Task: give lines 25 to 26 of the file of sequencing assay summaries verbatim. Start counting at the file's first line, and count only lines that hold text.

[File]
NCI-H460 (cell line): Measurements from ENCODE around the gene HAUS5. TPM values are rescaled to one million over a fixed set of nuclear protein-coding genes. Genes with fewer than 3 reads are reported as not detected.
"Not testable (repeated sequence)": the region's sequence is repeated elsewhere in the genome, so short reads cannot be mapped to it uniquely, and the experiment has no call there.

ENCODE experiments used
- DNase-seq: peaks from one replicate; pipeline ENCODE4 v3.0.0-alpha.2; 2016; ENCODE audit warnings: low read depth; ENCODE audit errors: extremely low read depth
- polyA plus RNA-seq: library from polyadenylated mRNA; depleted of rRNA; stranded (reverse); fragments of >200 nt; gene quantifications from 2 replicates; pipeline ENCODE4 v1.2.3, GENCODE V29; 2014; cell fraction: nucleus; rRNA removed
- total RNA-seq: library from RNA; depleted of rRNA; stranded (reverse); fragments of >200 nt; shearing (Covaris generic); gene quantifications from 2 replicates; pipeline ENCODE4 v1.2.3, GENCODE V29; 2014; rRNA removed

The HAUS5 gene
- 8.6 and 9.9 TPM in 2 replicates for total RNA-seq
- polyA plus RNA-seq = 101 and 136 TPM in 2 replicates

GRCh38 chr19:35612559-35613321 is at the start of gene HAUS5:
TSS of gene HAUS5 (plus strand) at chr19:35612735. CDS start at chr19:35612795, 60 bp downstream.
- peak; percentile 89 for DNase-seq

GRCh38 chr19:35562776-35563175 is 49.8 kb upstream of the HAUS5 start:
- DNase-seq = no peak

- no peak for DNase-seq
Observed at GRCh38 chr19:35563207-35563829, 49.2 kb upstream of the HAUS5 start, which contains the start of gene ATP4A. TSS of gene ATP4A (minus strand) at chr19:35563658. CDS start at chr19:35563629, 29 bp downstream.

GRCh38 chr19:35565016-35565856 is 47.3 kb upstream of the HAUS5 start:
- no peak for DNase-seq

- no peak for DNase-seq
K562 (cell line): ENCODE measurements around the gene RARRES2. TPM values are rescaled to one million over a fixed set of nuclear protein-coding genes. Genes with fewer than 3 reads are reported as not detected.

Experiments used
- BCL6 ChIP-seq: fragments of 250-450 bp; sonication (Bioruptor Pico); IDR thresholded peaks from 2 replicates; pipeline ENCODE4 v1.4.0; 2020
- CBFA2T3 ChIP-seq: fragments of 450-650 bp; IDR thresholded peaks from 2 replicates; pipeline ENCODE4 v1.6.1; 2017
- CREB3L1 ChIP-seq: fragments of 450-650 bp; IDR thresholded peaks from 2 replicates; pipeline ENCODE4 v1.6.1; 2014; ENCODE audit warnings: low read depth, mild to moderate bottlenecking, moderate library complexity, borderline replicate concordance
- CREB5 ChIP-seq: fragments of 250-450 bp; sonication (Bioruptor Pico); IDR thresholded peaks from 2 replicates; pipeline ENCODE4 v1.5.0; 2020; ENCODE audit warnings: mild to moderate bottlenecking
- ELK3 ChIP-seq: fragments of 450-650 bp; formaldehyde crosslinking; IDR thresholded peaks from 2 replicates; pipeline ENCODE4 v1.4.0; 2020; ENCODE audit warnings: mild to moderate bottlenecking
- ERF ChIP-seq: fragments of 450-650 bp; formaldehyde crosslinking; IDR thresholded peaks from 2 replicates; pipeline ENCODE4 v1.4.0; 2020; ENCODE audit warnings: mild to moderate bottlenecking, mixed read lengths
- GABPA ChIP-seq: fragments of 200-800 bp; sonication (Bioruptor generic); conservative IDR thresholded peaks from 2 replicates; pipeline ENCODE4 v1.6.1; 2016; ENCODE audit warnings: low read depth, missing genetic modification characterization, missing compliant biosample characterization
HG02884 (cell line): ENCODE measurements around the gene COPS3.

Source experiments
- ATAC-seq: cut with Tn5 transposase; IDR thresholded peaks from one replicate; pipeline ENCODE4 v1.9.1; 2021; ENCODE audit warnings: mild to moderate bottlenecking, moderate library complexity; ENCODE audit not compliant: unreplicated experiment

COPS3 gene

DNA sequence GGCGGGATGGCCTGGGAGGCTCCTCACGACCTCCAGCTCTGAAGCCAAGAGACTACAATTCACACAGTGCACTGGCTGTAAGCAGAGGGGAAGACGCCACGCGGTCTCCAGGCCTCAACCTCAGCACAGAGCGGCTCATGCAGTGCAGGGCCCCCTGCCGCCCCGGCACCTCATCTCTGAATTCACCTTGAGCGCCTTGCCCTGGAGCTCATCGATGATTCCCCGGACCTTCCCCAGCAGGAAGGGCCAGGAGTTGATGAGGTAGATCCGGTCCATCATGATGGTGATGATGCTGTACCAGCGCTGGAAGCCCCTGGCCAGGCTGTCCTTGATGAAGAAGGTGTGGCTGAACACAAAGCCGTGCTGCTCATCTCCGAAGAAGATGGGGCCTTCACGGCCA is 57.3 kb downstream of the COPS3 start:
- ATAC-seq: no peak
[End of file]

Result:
- CREB5 ChIP-seq: fragments of 250-450 bp; sonication (Bioruptor Pico); IDR thresholded peaks from 2 replicates; pipeline ENCODE4 v1.5.0; 2020; ENCODE audit warnings: mild to moderate bottlenecking
- ELK3 ChIP-seq: fragments of 450-650 bp; formaldehyde crosslinking; IDR thresholded peaks from 2 replicates; pipeline ENCODE4 v1.4.0; 2020; ENCODE audit warnings: mild to moderate bottlenecking